Neutrophil counts and cancer prognosis: an umbrella review of systematic reviews and meta-analyses of observational studies


Session type:

Meghan Cupp1,Margarita Cariolou1,Ioanna Tzoulaki1,Evangelou Evangelos1,Antonio Berlanga-Taylor1
1MRC-PHE Centre for Environment and Health, Department of Epidemiology & Biostatistics, School of Public Health, Faculty of Medicine, Imperial College London, St Mary's Campus, Norfolk Place, LONDON W2 1PG



Neutrophil counts have been linked to the progression of cancer due to their tumourigenic role in the cancer microenvironment. Numerous meta-analyses and individual studies explore the association between neutrophil counts and cancer prognosis, contributing to a large body of evidence with variable strength and validity. Uncertainty exists around the association between neutrophils and cancer outcomes depending on the site, outcome and treatments considered.


For this umbrella review we searched Medline, EMBASE, and the Cochrane Database of Systematic Reviews for meta-analyses of observational studies evaluating the association between neutrophil to lymphocyte ratio (NLR) or tumour associated neutrophils (TAN) and specific cancer outcomes related to prognosis. The available evidence was graded as strong, highly suggestive, suggestive, or weak through the application of pre-set grading criteria. For each included meta-analysis, the grading criteria considered the significance of the random effects estimate, the significance of the largest included study, the number of studies and individuals included, the heterogeneity between included studies, the 95% prediction intervals, presence of small study effects, excess significance and credibility ceilings.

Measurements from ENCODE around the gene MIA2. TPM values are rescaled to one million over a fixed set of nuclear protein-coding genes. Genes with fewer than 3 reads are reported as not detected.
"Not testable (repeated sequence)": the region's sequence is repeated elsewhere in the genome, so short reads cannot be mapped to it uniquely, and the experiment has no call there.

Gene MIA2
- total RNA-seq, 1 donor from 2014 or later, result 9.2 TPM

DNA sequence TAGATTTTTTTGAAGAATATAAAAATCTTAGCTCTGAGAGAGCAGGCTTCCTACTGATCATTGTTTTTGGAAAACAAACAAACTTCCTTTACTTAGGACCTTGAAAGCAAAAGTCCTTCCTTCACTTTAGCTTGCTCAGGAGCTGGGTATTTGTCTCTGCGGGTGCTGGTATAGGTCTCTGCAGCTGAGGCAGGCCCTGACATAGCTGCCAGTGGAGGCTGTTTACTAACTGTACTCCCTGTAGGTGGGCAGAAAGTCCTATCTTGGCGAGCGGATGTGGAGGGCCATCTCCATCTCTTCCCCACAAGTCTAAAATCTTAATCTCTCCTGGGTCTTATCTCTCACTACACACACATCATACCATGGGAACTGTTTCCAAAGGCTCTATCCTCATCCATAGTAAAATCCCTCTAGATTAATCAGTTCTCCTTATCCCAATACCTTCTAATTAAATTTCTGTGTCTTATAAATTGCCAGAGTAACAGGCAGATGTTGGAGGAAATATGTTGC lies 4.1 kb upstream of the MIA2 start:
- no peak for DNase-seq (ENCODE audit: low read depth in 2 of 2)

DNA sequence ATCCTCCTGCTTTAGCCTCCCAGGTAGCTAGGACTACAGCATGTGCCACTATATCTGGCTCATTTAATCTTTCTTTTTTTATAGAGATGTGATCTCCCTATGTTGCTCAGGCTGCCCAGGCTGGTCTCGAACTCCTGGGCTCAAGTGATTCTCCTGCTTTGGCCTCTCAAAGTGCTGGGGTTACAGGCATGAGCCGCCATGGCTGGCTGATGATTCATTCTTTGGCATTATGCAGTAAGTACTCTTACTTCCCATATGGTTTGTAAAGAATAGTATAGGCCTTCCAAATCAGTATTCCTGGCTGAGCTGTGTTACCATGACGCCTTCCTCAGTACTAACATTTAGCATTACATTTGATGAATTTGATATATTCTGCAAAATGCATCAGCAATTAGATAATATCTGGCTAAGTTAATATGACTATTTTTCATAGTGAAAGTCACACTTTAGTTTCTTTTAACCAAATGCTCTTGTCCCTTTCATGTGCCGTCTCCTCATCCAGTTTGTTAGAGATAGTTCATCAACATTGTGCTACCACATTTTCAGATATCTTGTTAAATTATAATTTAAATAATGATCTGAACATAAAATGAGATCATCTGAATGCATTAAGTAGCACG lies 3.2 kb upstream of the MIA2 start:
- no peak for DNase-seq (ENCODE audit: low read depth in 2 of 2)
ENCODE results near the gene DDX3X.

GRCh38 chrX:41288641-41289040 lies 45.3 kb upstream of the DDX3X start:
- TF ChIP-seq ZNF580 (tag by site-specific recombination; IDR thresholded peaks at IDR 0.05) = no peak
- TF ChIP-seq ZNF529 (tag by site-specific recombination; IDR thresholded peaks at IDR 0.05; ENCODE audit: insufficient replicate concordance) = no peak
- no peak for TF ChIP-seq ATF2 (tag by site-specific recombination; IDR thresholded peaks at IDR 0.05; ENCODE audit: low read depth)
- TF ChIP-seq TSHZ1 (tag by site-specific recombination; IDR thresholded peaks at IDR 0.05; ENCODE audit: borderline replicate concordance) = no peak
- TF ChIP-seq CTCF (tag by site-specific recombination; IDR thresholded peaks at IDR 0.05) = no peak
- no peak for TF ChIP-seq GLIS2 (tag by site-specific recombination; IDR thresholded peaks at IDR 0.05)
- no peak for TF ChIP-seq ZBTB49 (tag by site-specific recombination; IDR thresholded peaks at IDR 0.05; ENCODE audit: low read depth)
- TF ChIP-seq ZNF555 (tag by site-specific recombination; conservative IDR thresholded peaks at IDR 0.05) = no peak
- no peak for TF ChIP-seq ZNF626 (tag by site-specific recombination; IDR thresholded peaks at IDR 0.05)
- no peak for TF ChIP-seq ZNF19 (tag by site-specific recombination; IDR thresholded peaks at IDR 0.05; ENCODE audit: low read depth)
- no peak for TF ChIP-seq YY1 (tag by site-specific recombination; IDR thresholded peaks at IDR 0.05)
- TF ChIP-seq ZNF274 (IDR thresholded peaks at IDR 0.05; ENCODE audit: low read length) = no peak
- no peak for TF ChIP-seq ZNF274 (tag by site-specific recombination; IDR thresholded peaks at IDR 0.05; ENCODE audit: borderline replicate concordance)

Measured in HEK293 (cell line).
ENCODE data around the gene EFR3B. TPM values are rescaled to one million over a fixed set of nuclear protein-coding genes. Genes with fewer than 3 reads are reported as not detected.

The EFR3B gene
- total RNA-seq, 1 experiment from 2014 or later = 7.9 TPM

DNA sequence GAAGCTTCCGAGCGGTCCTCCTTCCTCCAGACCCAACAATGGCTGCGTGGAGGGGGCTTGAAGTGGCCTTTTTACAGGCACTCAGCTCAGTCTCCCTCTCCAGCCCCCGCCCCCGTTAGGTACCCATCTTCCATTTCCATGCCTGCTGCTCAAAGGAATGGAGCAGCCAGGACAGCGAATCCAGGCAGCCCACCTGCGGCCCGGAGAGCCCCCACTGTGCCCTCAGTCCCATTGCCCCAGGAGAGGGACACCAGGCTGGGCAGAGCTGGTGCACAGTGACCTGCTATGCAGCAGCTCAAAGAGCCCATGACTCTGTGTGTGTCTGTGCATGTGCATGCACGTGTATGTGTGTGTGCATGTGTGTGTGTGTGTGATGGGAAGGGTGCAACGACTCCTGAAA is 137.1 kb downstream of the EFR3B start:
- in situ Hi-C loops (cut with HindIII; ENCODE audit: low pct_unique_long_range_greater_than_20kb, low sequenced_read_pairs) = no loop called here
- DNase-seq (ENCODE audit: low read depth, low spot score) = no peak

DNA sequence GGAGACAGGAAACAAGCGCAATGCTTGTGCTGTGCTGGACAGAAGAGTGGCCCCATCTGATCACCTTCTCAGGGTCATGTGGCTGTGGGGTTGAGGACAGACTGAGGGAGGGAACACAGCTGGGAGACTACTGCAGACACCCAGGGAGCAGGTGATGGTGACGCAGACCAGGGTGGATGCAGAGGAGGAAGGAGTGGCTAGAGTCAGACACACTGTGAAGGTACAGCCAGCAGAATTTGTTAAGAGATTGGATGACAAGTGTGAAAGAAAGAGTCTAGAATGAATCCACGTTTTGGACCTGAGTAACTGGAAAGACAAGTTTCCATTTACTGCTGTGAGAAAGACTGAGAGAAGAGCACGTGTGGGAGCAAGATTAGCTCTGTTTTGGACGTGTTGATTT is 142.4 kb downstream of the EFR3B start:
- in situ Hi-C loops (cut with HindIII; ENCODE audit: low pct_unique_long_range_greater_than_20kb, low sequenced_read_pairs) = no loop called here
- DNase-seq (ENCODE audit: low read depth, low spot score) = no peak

Ultimately, 81 meta-analyses from 36 studies met the criteria for inclusion. All meta-analyses suggested a hazard ratio in the same direction of effect (HR>1). When assessed for significance and bias related to heterogeneity and small study effects, only three (4%) associations between NLR and overall survival and progression-free survival in gastrointestinal and nasopharyngeal cancers were supported by strong evidence.


Despite many publications exploring the association between NLR and cancer prognosis, the evidence is limited by significant heterogeneity and small study effects. There is a lack of evidence on the association between TAN and cancer prognosis, with all nine meta-analyses identified arising from the same study. Further research is required to provide strong evidence for associations between both TAN and NLR and poor cancer prognosis.